Homer Mason and Marguerite Keeler

: 21 Mins.; Full Stage (Special Set; Interior) “Married.” Homer Mason and Marguerite Keeler offer a remarkably clever playlet, entitled “Married,” as a sequel to their “Lost Key.” Not only is the ideal novel, but the acting is refreshing in every particular. A feminine aphasia patient gets into the room of a hotel. A burglar who has entered before strikes her on the head which brings her back to consciousness. She rings up the doctor. He tells her to go to bed and wait for him to visit. The burglar, who has been hiding, attempts to slip out unnoticed, but a key is in the lock and the man himself appears intoxicated. He imagines that he “sees” things, when he discovers the woman’s clothing and later the woman herself in his bed. He reaches the conclusion he has married her while under the influence and didn’t remember it. The woman awakens and screams. He pacifies her by saying they are married. A blow on his head from the burglar’s sandbag sobers him. He attempts to reason out where he married the girl but to no purpose. She wants to dress, but the burglar has made away with the clothes. The man offers her his overcoat, and they talk it over. The talk is remarkably well done in a clever and refreshing love dialog. The burglar again tries to escape and is captured. While the man is holding him the doctor calls up. Pell (Mr. Mason) answers the phone and tells the doctor he is married. He informs them that such is not the case as both have been in his private sanitarium until a few minutes before the episode in Pell’s room. Pell requests the doctor to send a minister. The burglar proves to be a kleptomaniac minister and Pell has him perform the ceremony. Mason is excellent. Miss Keeler has a charming piquancy that goes well with her naïve work in the love scene.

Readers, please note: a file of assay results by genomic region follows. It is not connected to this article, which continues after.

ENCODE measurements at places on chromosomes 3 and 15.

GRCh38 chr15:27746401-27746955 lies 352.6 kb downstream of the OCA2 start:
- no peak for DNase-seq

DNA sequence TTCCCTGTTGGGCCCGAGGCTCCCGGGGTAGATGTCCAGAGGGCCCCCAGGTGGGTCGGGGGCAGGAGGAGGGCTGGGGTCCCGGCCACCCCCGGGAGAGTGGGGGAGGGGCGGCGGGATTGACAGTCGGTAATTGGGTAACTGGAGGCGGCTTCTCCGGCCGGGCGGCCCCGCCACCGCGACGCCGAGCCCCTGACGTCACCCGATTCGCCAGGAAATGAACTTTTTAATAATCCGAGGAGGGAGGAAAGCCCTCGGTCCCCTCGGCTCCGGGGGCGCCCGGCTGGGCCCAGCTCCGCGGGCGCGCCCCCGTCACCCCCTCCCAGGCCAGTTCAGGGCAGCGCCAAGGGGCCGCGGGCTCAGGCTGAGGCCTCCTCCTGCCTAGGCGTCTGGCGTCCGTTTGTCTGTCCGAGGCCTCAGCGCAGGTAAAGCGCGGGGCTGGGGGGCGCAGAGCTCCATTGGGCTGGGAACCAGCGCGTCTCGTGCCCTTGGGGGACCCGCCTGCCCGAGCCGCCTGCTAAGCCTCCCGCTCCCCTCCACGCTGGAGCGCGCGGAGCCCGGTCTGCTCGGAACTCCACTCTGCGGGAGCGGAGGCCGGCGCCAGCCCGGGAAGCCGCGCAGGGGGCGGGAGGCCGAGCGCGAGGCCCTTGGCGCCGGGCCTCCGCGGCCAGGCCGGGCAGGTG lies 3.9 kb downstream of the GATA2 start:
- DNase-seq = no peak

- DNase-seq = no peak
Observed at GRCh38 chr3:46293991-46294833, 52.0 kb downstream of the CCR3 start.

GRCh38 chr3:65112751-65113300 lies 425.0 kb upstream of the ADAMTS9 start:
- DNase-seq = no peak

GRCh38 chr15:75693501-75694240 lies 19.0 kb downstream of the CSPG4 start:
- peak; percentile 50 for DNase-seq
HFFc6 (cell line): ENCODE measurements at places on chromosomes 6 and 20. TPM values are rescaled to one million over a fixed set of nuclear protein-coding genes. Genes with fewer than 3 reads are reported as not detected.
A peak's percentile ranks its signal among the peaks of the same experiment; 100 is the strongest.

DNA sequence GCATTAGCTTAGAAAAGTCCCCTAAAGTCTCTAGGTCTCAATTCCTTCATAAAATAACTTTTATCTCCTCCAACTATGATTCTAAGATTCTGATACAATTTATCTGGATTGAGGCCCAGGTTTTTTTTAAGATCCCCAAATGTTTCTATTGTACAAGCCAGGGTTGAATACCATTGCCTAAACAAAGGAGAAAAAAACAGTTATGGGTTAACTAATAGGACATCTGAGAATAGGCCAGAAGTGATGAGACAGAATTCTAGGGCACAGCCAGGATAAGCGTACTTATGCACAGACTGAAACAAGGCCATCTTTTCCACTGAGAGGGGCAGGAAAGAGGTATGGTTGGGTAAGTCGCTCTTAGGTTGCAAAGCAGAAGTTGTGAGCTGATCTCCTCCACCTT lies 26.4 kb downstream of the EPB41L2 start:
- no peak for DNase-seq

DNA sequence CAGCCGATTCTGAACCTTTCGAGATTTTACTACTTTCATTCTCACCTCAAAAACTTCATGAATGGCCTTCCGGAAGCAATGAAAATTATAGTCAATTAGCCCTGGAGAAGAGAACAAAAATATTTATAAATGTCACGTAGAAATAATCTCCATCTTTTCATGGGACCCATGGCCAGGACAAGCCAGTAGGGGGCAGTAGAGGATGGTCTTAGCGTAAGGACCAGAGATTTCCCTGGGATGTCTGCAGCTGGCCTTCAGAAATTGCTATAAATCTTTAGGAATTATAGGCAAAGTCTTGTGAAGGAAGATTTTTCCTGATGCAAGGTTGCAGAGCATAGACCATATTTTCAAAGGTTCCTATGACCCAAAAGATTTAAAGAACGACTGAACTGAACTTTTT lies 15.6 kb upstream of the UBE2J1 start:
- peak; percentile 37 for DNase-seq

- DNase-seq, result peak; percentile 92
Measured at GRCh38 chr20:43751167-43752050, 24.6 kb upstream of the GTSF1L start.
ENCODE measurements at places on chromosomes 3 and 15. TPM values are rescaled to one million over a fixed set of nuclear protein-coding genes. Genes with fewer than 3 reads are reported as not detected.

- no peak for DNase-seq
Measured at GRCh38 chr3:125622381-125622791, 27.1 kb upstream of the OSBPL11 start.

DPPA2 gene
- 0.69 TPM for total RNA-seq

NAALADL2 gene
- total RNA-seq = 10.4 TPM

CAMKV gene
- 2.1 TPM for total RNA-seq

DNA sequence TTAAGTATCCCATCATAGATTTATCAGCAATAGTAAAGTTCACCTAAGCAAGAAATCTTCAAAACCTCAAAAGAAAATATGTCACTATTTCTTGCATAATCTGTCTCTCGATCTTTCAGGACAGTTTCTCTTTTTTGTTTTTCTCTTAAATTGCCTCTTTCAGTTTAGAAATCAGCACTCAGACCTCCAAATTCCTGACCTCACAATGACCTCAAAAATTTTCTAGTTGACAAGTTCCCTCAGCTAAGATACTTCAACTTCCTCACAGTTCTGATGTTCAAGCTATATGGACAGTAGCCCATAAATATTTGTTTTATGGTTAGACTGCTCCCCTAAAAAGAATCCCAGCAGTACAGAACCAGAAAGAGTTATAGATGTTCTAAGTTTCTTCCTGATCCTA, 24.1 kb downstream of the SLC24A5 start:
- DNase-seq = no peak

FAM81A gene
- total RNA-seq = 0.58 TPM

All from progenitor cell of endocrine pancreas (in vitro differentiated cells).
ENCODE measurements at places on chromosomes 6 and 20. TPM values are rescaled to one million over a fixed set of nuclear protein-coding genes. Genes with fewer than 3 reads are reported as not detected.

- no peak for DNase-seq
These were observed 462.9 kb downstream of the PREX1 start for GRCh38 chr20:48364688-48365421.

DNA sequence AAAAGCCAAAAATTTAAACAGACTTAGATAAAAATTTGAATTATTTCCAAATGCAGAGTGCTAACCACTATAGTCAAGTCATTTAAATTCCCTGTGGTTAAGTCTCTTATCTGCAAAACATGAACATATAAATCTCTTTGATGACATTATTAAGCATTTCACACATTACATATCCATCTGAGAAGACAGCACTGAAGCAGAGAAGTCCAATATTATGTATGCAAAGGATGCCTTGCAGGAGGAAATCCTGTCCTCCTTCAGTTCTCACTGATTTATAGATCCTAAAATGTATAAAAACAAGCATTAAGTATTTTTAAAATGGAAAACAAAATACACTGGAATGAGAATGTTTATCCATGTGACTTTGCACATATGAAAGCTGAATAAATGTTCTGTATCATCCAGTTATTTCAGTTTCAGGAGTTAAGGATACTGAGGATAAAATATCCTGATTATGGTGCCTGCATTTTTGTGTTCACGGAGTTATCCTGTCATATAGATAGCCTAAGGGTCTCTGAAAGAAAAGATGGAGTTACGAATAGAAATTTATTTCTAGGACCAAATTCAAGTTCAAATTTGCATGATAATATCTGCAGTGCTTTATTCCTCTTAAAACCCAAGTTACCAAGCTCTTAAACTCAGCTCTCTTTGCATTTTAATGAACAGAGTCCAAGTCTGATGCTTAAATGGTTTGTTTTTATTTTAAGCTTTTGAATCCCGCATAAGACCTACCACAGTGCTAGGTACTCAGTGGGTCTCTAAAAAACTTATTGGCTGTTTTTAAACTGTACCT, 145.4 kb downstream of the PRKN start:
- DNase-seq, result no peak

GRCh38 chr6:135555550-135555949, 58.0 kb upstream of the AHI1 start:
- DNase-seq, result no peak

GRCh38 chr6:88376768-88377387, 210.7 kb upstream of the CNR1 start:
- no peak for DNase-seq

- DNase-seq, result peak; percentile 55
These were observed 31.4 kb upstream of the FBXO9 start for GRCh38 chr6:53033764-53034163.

Louise Dresser

“A Turn of the Knob” Louise Dresser is this week presenting here for the first time in vaudeville, Matthew White and May Tully’s playlet “A Turn of the Knob,” a highly amusing farce. The farcical action is built around the invasion by a woman life insurance agent of the apartment of a young man on the eve of his wedding. In attempting to hurry her from the room the young man jerks the knob from the door, which then can be opened only from the outside. Thus the situation is manufactured. In clearing up the complication the young man loses his bride but gains the insurance agent (Miss Dresser). George W. Howard was the bridegroom and Edward Langford a third number of the company.